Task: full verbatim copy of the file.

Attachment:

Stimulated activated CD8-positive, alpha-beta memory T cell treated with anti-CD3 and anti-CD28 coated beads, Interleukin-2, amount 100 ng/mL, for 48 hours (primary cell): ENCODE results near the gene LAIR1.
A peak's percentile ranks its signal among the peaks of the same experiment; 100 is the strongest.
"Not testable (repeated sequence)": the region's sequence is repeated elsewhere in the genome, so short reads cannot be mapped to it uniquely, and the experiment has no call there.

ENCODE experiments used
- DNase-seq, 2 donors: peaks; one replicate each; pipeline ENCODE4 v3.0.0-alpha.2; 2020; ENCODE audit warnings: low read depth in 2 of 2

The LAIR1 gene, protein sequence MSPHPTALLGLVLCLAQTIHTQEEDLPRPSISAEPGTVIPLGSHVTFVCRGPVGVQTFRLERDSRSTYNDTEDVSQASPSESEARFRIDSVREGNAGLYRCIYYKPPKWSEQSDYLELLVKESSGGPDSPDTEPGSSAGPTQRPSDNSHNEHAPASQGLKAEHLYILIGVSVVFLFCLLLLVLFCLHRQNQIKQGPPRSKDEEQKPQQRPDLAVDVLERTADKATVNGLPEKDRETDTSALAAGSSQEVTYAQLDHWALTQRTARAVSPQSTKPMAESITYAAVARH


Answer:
Stimulated activated CD8-positive, alpha-beta memory T cell treated with anti-CD3 and anti-CD28 coated beads, Interleukin-2, amount 100 ng/mL, for 48 hours (primary cell): ENCODE results near the gene LAIR1.
A peak's percentile ranks its signal among the peaks of the same experiment; 100 is the strongest.
"Not testable (repeated sequence)": the region's sequence is repeated elsewhere in the genome, so short reads cannot be mapped to it uniquely, and the experiment has no call there.

ENCODE experiments used
- DNase-seq, 2 donors: peaks; one replicate each; pipeline ENCODE4 v3.0.0-alpha.2; 2020; ENCODE audit warnings: low read depth in 2 of 2

The LAIR1 gene, protein sequence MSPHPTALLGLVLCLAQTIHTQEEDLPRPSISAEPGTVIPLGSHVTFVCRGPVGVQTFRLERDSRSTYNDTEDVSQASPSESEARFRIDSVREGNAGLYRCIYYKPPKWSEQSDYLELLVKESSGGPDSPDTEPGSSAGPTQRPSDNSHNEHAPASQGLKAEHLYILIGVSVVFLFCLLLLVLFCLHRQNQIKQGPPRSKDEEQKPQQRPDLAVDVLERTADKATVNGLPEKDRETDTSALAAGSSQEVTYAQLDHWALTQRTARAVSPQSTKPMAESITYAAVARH